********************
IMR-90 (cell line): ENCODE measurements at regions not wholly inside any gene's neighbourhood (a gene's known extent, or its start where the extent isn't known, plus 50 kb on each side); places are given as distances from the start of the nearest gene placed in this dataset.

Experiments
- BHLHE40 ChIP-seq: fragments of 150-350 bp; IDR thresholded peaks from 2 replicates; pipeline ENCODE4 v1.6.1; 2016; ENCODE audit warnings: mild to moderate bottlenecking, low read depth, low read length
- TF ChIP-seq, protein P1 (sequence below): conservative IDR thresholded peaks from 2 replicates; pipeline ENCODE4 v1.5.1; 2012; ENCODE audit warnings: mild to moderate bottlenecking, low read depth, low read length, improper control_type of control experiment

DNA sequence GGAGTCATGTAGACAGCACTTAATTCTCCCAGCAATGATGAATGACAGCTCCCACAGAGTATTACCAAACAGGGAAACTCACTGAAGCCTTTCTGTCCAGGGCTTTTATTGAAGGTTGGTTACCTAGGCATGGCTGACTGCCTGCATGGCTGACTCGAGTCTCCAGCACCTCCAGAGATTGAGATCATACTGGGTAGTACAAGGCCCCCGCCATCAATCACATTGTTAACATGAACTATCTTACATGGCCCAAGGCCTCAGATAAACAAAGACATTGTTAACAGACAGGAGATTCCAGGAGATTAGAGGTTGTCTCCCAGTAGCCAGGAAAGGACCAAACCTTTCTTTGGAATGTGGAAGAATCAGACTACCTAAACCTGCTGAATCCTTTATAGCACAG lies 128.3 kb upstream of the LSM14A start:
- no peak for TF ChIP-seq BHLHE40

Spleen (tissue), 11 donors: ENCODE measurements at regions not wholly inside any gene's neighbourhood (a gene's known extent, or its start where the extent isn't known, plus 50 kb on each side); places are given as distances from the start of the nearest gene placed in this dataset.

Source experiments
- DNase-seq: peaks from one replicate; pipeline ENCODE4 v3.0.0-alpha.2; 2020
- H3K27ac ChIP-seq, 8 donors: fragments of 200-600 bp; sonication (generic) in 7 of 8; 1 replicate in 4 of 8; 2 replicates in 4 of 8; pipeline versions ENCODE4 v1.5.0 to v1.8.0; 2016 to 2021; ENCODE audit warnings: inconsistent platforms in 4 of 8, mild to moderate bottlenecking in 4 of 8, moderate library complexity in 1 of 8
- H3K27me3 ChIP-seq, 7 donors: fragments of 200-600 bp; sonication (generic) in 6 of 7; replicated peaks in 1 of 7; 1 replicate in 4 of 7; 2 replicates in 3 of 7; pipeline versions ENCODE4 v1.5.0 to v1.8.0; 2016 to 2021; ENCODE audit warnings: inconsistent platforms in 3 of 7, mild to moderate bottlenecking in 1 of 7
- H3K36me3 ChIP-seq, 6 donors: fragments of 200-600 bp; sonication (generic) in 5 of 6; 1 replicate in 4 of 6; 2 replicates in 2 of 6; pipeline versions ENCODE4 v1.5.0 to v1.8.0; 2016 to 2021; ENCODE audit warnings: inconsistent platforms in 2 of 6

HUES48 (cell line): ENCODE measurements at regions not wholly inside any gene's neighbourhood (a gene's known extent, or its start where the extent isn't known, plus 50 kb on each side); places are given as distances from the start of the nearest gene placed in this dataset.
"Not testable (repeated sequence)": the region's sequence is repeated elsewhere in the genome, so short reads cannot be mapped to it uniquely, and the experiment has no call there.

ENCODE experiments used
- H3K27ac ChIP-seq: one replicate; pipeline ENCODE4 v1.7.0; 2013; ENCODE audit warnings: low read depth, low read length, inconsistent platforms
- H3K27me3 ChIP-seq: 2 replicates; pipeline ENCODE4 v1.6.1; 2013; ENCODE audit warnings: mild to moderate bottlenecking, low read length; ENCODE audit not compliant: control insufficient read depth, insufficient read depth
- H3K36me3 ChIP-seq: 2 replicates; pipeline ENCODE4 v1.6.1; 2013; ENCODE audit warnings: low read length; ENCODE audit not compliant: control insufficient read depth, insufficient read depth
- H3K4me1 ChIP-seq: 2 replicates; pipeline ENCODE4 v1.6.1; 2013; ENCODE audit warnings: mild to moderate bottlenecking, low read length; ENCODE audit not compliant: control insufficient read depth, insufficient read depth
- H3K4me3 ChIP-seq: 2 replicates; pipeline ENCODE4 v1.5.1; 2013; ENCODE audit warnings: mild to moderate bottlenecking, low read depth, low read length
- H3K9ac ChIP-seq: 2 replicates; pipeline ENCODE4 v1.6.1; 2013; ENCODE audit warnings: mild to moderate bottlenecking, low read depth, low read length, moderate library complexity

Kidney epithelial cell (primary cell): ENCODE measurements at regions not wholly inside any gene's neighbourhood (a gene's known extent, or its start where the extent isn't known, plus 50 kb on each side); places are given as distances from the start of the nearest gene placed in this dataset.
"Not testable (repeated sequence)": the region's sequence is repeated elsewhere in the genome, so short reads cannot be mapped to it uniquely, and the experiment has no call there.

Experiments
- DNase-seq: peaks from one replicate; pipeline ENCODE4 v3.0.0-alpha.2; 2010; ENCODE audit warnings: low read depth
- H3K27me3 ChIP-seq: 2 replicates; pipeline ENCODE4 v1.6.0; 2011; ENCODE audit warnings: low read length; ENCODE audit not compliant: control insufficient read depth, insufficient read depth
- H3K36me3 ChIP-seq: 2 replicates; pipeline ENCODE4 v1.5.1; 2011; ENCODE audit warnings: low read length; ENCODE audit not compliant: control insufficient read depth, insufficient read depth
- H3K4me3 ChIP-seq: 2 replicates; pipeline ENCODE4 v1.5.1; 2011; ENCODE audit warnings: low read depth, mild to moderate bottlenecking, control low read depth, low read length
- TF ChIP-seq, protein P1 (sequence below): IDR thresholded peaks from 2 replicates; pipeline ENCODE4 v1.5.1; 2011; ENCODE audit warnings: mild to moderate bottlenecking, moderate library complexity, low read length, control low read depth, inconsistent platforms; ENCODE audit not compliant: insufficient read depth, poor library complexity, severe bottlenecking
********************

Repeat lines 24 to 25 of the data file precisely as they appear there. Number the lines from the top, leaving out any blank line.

Experiments
- DNase-seq: peaks from one replicate; pipeline ENCODE4 v3.0.0-alpha.2; 2010; ENCODE audit warnings: low read depth